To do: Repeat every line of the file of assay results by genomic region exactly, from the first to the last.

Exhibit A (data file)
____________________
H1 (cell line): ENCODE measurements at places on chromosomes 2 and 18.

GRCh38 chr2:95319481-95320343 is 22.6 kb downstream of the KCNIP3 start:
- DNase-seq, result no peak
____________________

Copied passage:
H1 (cell line): ENCODE measurements at places on chromosomes 2 and 18.

GRCh38 chr2:95319481-95320343 is 22.6 kb downstream of the KCNIP3 start:
- DNase-seq, result no peak